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Sometimes gdb prints "incomplete type" for some type of variables. What does this mean and how can we see that value?

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2 Answers 2

up vote 11 down vote accepted

It means that the type of that variable has been incompletely specified. For example:

struct hatstand;
struct hatstand *foo;

GDB knows that foo is a pointer to a hatstand structure, but the members of that structure haven't been defined. Hence, "incomplete type".

To print the value, you can cast it to a compatible type.

For example, if you know that foo is really a pointer to a lampshade structure:

print (struct lampshade *)foo

Or, you could print it as a generic pointer, or treat it as if it were an integer:

print (void *)foo
print (int)foo

See also these pages from the GDB manual:

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Nice answer, though the links are 404. –  Laurynas Biveinis Dec 7 '09 at 10:42
1  
Fixed. Can't remember what they were linking to before, but these two links should be helpful :). –  Daniel Cassidy Dec 7 '09 at 15:38

What I've found is that if you disassemble a function that uses the incomplete struct type gdb 'discovers' the struct members and can subsequently display them. For example, say you have a string struct:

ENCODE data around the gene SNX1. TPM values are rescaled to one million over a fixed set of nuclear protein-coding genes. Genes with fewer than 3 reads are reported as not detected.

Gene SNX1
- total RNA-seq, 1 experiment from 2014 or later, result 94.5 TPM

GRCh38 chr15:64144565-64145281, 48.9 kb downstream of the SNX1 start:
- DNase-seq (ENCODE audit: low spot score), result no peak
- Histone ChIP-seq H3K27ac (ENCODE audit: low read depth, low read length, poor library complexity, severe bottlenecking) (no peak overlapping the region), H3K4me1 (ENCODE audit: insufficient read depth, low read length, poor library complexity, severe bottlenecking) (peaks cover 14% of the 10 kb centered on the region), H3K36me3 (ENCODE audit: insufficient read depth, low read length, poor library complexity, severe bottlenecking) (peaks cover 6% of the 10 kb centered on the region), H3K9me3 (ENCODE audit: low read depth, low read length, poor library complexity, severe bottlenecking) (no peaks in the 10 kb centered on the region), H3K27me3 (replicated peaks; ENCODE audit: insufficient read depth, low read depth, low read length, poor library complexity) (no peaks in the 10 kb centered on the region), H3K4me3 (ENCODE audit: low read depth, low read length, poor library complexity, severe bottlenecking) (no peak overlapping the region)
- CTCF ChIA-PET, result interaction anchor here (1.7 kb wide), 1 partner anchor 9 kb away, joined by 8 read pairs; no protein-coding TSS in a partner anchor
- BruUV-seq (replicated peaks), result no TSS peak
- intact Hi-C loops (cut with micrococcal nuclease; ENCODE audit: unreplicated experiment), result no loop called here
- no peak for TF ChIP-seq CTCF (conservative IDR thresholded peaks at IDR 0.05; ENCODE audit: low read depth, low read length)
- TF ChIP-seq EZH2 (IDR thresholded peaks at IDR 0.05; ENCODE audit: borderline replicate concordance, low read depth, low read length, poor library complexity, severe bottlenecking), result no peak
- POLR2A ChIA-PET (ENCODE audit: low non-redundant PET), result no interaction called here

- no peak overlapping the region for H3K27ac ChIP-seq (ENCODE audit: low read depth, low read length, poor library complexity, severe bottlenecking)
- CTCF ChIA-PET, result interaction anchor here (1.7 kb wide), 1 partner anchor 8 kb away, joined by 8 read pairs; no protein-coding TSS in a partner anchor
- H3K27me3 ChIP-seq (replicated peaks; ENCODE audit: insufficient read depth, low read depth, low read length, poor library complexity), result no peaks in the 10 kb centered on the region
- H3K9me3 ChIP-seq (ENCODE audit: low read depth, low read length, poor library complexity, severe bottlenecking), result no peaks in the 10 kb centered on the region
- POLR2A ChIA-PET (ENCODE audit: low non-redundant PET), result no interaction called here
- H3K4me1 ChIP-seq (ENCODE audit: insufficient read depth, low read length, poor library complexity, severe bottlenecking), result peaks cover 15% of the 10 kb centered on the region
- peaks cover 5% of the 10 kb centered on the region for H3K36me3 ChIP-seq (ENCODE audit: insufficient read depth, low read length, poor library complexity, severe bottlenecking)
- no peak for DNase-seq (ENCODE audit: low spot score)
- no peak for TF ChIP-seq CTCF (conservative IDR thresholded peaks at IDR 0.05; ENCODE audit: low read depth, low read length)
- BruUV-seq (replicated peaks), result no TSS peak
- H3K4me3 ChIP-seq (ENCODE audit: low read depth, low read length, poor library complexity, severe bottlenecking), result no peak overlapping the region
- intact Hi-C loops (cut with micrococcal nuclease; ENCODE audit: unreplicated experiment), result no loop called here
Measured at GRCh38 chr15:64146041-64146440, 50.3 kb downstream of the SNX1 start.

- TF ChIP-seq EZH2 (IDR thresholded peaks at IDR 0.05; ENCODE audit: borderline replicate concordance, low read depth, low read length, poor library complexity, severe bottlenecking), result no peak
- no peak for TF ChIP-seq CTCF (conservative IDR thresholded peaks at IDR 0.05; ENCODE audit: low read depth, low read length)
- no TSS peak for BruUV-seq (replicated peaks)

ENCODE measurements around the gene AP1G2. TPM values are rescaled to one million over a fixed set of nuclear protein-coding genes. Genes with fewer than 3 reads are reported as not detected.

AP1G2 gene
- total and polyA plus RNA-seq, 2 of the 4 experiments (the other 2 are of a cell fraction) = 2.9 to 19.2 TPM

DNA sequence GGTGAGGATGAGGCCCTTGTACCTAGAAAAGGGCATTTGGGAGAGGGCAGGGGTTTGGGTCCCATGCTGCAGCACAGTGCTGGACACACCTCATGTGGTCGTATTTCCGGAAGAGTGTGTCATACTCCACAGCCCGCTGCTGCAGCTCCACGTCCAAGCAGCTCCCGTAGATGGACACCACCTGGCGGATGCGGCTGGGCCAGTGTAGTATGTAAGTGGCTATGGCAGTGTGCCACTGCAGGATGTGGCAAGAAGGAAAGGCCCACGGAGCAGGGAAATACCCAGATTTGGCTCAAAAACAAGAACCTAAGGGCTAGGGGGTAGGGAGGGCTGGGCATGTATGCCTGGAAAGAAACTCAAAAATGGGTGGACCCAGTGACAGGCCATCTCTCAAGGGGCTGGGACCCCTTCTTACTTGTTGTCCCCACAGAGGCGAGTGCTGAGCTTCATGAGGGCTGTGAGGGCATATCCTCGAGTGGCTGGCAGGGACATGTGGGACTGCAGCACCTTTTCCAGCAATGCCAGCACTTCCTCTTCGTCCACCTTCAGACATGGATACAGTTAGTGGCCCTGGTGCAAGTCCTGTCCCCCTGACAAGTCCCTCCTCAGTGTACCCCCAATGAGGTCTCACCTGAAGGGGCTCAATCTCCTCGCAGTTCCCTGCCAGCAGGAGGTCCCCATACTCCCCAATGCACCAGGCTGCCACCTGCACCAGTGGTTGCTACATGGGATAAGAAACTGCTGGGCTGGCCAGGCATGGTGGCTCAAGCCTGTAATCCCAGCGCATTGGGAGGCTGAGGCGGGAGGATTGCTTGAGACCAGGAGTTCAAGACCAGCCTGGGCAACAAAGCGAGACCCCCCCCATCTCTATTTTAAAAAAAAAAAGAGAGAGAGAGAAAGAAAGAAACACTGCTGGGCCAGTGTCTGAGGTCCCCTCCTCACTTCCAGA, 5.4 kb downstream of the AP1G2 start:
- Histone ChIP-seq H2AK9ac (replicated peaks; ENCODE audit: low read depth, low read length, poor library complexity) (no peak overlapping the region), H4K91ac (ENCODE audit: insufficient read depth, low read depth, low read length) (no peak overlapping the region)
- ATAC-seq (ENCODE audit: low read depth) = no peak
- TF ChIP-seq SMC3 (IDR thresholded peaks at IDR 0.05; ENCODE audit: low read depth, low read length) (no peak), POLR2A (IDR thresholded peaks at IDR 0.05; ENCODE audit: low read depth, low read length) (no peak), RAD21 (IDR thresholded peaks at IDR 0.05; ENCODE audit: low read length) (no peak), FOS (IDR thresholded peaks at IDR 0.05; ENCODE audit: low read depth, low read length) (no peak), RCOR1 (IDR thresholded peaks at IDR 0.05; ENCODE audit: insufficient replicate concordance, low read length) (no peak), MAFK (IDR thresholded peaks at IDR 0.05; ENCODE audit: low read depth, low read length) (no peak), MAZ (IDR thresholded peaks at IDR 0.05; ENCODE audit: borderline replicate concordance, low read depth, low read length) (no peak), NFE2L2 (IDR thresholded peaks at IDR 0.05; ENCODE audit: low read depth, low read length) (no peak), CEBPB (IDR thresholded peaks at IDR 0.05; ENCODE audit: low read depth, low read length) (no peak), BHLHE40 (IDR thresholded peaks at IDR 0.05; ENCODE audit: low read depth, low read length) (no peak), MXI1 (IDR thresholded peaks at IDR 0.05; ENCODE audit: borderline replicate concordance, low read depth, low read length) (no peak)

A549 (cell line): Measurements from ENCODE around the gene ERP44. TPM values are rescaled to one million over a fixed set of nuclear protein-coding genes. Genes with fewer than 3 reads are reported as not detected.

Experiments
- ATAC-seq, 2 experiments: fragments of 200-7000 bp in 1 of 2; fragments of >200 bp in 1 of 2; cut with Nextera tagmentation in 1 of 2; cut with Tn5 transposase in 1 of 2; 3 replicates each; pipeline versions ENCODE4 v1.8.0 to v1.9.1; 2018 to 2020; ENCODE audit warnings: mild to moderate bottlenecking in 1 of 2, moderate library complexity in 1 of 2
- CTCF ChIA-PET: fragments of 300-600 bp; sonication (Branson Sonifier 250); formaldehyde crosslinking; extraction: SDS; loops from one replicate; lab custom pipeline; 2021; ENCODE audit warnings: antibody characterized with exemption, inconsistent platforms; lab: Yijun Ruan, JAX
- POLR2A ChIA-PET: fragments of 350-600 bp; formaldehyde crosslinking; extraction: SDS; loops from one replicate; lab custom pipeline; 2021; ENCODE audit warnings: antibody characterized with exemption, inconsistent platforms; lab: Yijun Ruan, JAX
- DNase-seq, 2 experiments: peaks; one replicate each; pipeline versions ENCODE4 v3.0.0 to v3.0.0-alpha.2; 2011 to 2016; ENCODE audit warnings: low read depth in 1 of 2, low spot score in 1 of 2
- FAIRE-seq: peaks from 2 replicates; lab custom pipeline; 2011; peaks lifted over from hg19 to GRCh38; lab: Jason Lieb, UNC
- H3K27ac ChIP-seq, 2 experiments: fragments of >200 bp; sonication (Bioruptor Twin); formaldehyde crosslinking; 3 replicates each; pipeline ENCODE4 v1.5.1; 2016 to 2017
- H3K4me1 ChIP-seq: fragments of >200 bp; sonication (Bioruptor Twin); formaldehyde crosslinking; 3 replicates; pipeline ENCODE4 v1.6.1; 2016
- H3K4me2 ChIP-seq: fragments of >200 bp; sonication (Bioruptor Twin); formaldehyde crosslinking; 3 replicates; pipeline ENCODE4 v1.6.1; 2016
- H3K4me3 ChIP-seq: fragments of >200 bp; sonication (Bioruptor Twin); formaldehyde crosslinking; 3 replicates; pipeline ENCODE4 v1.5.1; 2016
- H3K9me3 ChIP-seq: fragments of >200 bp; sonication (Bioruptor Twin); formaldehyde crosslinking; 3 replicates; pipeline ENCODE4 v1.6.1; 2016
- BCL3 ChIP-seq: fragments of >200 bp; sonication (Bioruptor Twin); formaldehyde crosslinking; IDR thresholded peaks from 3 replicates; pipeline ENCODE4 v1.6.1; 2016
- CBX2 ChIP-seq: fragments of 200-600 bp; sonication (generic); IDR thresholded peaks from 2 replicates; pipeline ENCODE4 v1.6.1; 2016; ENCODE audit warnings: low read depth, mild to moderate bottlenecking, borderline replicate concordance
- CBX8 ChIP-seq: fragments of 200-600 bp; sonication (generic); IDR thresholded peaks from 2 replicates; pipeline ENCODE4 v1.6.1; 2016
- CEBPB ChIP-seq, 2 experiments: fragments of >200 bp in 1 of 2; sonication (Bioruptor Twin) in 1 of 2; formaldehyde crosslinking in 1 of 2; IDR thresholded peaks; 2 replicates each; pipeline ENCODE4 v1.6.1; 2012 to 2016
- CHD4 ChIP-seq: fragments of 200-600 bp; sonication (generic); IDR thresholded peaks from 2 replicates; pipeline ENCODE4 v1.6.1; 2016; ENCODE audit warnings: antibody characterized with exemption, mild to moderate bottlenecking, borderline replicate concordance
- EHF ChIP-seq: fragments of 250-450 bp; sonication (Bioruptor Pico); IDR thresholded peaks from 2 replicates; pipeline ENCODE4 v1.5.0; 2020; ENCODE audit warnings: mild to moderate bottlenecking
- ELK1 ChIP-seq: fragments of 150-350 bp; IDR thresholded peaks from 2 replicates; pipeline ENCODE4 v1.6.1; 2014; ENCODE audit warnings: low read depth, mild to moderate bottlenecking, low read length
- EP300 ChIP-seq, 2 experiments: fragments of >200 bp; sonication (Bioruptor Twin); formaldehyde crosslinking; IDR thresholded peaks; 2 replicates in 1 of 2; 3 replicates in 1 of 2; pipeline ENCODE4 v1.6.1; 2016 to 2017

struct my_string {
    char * _string,
    int _size
} ;

some functions to create and get the string via pointer:

my_string * create_string(const char *) {...}
const char * get_string(my_string *){...}

and a test that creates a string:

int main(int argc, char *argv[]) {
    my_string *str = create_string("Hello World!") ;
    printf("String value: %s\n", get_string(str)) ;
    ...
}

Run it in gdb and try to 'print *str' and you'll get an 'incomplete type' response. However, try 'disassemble get_string' and then 'print *str' and it'll display the struct and values properly. I have no idea why this works, but it does.

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